Targeting frontier areas in the North Sea
Latest license round set to unlock stranded reserves
When the UK's Oil and Gas Authority (OGA) launched the 30th Offshore Licensing Round in July 2017, the oil price was still below $50 a barrel and corporate spending was restricted.
Against that background, the OGA focused on acreage close to existing fields that offered the prospect of relatively low-cost development. Drillers might feel these were worth another look in light of recent discoveries and more detailed geophysical data. The OGA offered 813 blocks or part-blocks, in mature areas of the UK Continental Shelf (UKCS) covering 114,426 sq km.
The round resulted in the awarding in May 2018 of 123 licences over 229 blocks or part-blocks to 61 companies ranging from supermajors to new entrants to the UKCS. The awarded acreage covered 26,659 sq km, which represented a 50% increase in UK offshore licenced acreage.
The OGA hopes the round may help unlock around a dozen undeveloped but previously stranded discoveries containing a central estimate of 320m barrels of oil equivalent. It says exploration resulting from the licensing round will target prospective resources estimated by the industry to total some 3.6bn boe.
Among the awards, there were eight firm commitments to drill exploration or appraisal wells and nine commitments to shoot new 3D seismic surveys, as well as 14 licences—second-term licences—set to progress straight to field-development planning.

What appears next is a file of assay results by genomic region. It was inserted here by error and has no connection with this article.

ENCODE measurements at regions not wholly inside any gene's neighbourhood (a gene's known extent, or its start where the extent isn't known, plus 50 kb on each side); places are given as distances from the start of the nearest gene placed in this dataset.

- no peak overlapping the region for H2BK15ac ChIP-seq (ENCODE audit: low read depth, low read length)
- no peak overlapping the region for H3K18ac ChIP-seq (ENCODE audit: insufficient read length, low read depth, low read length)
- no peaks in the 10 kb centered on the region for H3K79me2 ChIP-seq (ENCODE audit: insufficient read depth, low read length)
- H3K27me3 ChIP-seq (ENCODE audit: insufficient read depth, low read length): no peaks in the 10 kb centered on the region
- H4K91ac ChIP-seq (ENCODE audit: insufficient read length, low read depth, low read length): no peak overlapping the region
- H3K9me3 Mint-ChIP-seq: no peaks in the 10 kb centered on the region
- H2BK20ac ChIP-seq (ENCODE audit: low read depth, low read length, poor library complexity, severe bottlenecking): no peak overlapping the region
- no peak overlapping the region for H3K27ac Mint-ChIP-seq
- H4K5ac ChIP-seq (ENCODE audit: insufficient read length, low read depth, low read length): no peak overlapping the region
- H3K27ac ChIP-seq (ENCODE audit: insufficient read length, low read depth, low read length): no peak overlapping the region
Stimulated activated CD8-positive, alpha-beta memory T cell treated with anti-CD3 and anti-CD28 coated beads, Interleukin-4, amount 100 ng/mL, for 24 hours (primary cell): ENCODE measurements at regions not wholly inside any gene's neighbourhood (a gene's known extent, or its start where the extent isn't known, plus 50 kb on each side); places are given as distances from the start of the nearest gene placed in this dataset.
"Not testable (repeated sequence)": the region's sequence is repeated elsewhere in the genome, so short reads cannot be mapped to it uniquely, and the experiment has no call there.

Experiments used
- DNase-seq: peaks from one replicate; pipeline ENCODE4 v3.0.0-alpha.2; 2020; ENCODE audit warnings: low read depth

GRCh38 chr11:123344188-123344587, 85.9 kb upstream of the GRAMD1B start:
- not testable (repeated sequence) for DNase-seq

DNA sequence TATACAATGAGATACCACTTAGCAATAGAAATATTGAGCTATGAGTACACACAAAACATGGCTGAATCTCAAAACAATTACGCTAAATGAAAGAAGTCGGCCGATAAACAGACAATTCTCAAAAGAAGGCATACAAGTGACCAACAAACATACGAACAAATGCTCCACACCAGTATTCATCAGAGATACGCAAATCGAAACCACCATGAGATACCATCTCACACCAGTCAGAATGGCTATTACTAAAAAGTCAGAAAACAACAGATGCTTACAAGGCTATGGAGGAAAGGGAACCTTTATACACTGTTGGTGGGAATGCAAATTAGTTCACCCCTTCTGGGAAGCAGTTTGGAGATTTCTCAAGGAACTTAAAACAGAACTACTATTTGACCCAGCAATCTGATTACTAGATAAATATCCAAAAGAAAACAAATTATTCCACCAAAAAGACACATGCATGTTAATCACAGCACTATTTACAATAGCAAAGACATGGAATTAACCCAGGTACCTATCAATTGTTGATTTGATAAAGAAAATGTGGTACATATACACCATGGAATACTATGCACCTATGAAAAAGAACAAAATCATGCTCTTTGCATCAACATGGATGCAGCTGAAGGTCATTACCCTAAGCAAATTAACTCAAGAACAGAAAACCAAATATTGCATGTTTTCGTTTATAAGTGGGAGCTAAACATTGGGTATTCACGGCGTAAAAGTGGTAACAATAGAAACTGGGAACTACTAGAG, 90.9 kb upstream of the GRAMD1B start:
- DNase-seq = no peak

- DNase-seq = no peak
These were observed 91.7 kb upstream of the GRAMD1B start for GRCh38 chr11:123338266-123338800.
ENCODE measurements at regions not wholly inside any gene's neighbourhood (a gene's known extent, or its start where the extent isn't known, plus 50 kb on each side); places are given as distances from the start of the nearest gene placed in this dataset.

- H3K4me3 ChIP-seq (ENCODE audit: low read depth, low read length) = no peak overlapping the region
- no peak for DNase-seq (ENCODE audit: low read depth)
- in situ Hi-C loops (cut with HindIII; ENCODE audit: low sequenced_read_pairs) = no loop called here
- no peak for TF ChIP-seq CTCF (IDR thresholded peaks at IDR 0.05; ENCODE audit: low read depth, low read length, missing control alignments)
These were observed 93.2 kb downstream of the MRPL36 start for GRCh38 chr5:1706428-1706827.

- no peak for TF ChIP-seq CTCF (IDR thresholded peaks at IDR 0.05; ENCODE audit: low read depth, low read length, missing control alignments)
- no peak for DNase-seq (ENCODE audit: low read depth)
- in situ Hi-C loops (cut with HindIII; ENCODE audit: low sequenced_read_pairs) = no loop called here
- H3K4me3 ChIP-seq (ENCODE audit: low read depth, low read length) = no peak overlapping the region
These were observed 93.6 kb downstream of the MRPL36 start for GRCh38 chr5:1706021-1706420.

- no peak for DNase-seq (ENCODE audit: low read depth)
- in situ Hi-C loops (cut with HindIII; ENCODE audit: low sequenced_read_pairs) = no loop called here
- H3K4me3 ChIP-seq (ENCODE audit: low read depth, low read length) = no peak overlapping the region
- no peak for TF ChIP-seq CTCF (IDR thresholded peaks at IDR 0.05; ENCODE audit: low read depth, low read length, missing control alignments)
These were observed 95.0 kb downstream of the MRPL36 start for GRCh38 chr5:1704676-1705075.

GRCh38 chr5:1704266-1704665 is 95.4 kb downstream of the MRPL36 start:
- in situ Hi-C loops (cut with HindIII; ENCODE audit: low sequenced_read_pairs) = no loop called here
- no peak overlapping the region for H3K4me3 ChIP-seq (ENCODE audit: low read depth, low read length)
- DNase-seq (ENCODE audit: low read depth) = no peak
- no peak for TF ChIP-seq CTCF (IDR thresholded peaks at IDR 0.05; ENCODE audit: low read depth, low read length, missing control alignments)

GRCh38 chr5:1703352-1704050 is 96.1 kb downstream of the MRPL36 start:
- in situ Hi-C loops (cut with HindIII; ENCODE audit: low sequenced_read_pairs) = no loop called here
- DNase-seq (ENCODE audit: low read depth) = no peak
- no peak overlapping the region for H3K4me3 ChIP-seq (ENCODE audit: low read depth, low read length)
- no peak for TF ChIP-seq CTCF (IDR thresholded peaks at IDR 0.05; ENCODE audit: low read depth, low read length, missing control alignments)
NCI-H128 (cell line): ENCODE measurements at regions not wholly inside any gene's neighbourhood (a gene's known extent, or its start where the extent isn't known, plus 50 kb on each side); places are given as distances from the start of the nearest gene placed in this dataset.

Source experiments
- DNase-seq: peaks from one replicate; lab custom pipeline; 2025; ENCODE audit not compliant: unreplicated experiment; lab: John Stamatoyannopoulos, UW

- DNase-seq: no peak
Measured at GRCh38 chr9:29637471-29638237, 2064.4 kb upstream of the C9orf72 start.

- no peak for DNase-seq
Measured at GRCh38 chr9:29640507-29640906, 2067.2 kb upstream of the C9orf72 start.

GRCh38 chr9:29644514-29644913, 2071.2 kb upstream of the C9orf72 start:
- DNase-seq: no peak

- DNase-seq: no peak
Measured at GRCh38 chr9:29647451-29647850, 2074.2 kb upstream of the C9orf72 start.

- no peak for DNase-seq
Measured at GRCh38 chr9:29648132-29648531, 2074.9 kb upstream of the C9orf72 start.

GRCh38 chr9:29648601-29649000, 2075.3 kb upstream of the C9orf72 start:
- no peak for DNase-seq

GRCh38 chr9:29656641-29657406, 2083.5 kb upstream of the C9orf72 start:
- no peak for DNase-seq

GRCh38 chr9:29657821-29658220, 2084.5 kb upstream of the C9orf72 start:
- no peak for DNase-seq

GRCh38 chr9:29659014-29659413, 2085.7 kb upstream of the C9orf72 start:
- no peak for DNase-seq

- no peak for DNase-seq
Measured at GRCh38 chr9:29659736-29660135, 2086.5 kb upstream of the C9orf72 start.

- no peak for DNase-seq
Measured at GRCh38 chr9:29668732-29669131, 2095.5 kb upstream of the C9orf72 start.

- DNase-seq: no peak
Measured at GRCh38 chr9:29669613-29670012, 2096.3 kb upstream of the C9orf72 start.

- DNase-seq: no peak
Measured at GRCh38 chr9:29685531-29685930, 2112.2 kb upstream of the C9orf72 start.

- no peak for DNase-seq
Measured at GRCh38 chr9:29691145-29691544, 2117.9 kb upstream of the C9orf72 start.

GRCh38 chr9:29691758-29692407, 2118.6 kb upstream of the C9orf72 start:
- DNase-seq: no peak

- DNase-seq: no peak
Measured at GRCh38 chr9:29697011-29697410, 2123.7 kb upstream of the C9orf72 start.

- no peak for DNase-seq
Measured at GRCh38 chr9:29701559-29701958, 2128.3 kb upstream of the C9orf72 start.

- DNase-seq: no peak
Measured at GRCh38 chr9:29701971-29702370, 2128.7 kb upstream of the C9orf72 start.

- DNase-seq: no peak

As Deirdre Michie, chief executive of industry association Oil & Gas UK said: "We now need these opportunities to be pursued with a sense of urgency to help unlock activity for our hard-pressed supply chain and ensure we start to mitigate the potential drop-off in production post-2020."
The UK's next licensing round, due to be launched in the coming weeks, targeting "high-impact exploration opportunities" in under-explored and frontier areas of the UKCS. This round looks likely to be of more interest to larger firms with deeper pockets.
OGA has released data from a government-funded programme carried out in 2016, covering almost 19,000 sq km of new broadband seismic data, plus some 23,000 km of reprocessed legacy seismic.